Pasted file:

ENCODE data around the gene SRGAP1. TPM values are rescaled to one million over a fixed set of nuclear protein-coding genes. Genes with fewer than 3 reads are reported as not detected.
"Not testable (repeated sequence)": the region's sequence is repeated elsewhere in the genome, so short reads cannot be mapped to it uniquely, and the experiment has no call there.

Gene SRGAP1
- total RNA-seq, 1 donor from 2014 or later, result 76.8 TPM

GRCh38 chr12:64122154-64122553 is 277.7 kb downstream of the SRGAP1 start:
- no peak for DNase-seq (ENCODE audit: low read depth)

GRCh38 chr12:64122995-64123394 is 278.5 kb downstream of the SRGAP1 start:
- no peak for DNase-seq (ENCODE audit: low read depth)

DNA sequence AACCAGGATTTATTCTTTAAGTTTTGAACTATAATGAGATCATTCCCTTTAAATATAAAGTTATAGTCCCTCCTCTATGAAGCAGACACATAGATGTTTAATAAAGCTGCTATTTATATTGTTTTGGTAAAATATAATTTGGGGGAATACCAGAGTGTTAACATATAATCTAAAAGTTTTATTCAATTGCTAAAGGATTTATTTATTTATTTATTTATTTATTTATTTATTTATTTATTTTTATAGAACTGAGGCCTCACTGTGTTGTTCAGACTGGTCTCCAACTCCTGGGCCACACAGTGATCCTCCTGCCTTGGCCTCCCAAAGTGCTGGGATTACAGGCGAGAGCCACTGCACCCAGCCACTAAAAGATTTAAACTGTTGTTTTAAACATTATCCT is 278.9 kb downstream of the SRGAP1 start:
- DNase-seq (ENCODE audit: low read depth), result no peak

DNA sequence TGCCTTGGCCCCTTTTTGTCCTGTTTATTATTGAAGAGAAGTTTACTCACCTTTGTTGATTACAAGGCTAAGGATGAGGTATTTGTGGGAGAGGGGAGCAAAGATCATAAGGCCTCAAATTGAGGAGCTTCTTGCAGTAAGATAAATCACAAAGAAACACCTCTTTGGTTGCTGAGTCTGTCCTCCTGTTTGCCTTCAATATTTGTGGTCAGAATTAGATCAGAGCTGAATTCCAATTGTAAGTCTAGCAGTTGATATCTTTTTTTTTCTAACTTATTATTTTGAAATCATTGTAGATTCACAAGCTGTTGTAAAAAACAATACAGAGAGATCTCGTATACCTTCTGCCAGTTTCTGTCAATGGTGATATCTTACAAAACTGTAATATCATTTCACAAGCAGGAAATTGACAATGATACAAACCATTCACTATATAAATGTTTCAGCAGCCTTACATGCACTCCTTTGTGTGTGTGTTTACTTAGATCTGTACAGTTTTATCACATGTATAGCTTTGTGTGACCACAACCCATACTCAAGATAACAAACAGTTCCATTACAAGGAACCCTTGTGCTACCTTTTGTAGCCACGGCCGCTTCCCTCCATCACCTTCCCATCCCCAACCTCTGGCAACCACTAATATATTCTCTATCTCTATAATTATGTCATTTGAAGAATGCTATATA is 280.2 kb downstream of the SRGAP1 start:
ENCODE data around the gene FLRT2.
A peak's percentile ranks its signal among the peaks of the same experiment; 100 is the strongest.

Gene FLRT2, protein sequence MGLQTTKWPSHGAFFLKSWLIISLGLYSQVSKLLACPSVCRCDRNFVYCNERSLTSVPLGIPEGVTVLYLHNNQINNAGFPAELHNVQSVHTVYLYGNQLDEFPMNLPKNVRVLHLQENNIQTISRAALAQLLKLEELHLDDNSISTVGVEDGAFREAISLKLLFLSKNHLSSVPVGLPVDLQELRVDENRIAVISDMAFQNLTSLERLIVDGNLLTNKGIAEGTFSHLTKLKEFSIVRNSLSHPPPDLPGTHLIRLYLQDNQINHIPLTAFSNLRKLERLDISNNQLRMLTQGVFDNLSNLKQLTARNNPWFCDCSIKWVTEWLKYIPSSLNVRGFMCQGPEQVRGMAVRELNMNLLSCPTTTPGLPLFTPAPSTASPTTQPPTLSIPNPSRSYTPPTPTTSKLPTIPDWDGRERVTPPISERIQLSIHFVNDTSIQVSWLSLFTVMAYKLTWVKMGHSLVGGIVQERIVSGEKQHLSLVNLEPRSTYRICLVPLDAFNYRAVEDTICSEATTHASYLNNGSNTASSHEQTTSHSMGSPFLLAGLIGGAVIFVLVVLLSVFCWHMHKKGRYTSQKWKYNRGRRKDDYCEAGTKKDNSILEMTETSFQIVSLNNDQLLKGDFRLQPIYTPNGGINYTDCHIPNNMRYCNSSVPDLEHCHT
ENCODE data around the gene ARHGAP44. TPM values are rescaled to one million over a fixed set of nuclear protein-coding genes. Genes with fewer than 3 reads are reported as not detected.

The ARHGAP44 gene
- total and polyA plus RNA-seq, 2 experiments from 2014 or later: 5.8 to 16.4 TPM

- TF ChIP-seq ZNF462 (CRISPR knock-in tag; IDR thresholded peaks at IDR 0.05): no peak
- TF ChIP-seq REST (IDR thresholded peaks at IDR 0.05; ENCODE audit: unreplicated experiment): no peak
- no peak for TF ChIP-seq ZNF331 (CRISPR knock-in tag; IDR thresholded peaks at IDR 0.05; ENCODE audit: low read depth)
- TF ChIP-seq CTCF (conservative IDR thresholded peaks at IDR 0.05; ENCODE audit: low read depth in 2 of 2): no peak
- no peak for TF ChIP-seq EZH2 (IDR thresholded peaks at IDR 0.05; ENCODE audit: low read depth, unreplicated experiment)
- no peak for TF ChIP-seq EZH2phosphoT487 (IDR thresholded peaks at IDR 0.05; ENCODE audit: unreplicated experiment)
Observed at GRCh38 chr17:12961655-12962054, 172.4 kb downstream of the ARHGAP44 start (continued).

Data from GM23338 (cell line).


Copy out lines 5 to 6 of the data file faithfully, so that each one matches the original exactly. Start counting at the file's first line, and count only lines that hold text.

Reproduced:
GRCh38 chr12:64122154-64122553 is 277.7 kb downstream of the SRGAP1 start:
- no peak for DNase-seq (ENCODE audit: low read depth)